With the largest ships now carrying up to 7,000 passengers, there is a market for those seeking smaller ships where a more friendly service may be offered and where access to smaller ports of call is possible. These ships may, though not always, be more luxurious. Inevitably, the size of the vessels means that there is not the range of entertainment or facilities of the massive ships and that suggests they will go for a more targeted approach, usually towards the older market, where the benefits sought are those around the ports of call rather than the entertainment on board. Again, it is a more differentiated strategy, but with a tighter definition for their market segments considering age, lifestyle, and income. 

How River Cruising Differs:

Another type of cruise which is very popular is the river cruise. I recently had my first experience of one of these which was a week-long cruise along the Rhine. It was a holiday which is normally targeted at the 50+ age group, with luxury accommodation, fine dining and including visits to historic towns. In fact, the marketing material even said that children under the age of 16 were not permitted. On the particular holiday I did, the company was trialling a more family orientated approach and a number of young children were on board. The river cruise industry hadn’t fully recovered from the pandemic and the company was trying to adopt a new strategy to fill their holidays. It was not a successful tactic. The children were noisy, taking over the pool, the ship wasn’t large enough to offer entertainment for both children and adults, and the excursions weren’t suited to all age groups.  

This disenfranchised their usual market who wanted a leisurely experience. I chatted with the cruise director who accepted that attempting to diversify to attract patronage from families didn’t work. Neither the children, nor the older passengers were satisfied with the experience.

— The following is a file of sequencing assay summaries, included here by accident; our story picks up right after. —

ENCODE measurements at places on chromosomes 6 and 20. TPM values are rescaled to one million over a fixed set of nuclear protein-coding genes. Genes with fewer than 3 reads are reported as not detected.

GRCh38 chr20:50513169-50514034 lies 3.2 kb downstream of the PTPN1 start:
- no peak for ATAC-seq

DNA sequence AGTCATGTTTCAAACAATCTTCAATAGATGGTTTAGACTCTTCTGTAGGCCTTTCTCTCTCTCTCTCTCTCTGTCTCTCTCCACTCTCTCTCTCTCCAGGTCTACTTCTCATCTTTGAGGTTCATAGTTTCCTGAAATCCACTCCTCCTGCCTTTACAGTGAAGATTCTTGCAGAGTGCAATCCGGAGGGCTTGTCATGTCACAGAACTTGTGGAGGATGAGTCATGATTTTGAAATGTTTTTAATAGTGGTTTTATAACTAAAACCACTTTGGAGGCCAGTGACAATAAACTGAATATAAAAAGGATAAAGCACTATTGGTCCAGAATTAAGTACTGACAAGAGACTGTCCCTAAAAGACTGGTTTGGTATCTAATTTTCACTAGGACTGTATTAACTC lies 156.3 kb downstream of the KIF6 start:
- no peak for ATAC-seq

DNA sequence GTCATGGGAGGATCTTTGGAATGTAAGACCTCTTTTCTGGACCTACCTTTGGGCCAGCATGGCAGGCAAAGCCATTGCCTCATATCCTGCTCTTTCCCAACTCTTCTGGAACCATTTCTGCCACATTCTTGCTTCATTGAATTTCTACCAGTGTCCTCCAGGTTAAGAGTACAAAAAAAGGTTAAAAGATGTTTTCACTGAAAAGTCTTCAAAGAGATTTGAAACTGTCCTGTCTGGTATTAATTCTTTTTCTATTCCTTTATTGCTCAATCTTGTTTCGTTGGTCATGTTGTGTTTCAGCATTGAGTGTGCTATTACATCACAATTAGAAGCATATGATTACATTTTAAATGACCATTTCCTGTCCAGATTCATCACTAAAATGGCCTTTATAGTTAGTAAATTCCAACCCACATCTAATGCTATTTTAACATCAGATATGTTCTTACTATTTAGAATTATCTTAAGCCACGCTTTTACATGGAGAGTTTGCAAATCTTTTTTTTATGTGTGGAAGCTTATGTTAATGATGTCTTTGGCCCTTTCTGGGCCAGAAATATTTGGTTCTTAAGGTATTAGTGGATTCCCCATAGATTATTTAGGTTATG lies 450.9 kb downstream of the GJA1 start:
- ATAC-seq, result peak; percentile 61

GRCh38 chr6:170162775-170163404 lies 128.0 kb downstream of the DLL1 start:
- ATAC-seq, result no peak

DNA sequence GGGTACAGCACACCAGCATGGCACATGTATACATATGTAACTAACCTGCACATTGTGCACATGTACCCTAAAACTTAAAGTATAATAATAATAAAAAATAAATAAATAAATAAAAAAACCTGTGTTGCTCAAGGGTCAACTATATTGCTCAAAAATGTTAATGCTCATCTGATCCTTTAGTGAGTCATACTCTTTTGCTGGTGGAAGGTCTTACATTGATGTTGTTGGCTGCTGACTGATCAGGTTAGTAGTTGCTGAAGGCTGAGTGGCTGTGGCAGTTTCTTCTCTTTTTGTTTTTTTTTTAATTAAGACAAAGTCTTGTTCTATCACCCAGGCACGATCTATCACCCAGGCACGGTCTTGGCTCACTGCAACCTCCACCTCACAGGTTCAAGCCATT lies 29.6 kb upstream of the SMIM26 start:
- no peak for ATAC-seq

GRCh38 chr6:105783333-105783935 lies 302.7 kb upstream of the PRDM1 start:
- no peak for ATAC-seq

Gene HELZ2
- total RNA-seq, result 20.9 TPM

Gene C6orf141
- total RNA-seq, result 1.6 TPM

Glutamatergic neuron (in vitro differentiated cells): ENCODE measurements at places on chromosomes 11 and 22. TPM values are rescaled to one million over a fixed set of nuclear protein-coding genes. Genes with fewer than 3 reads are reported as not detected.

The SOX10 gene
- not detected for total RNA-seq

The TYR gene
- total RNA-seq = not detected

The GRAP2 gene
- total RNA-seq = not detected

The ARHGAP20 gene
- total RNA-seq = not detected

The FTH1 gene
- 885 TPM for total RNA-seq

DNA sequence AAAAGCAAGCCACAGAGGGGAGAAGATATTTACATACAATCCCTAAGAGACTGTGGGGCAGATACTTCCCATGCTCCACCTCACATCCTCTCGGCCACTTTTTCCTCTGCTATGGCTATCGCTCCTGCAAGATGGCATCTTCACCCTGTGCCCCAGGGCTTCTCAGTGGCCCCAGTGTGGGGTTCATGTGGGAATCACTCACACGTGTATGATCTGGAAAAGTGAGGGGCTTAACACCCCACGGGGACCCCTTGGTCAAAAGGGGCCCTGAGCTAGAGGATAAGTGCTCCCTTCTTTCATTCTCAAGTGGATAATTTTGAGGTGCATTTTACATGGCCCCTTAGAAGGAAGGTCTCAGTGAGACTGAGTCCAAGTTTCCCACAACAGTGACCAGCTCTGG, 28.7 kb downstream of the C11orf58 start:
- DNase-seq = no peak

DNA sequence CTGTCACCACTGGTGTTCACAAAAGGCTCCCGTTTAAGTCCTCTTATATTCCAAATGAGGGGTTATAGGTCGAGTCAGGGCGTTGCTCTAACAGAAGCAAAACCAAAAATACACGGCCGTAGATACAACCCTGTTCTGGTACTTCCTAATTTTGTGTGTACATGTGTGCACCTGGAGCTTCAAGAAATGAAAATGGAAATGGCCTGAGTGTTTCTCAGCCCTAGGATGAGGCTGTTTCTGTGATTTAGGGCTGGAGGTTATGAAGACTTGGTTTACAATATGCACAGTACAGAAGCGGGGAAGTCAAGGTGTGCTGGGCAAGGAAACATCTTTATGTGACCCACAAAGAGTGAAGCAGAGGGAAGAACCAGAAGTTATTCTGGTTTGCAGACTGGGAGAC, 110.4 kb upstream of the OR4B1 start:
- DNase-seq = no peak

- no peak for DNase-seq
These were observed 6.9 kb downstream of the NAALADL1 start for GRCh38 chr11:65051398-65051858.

It is a fine example of where segmentation and targeting got confused and the conflicting desires of diverse groups meant that the service offering met nobody’s needs. 

Niche Segmenting:

Taking on board (no pun intended) a niche approach is the expedition cruise. This has been becoming more popular in recent years. The concept is based on far smaller ships which visit more remote locations. They are cruises which focus on small local communities, or wildlife and nature and where, often, there will be specialists on board to offer lectures about the places being visited and the local flora and fauna. The cruise I have booked falls into this category where geoscientists are on board along with naturalists who take passengers out on small inflatable ribs to visit some of the most remote areas on the planet. It is about adventure rather than a more traditional holiday. 

The way in which these cruises position themselves is clear; they are high price, based on an element of adventure.  The companies use adopt a concentrated approach to targeting where they aim to reach the silver pound (mature travellers with higher levels of disposable income), retired, active people where children have left the nest and those who seek a level of adventure in their travel rather than more mainstream experiences. As the population ages and travel is becoming increasingly accessible, this is likely to be a growing market. 



As I suggested in the opening paragraphs of this blog, first impressions may see the cruise sector as one mass market, particularly where increasingly large ships are being launched. I hope that this brief discussion offers some something to consider in terms of how complex a given market maybe and the negative impact of getting it wrong. 

Learn More: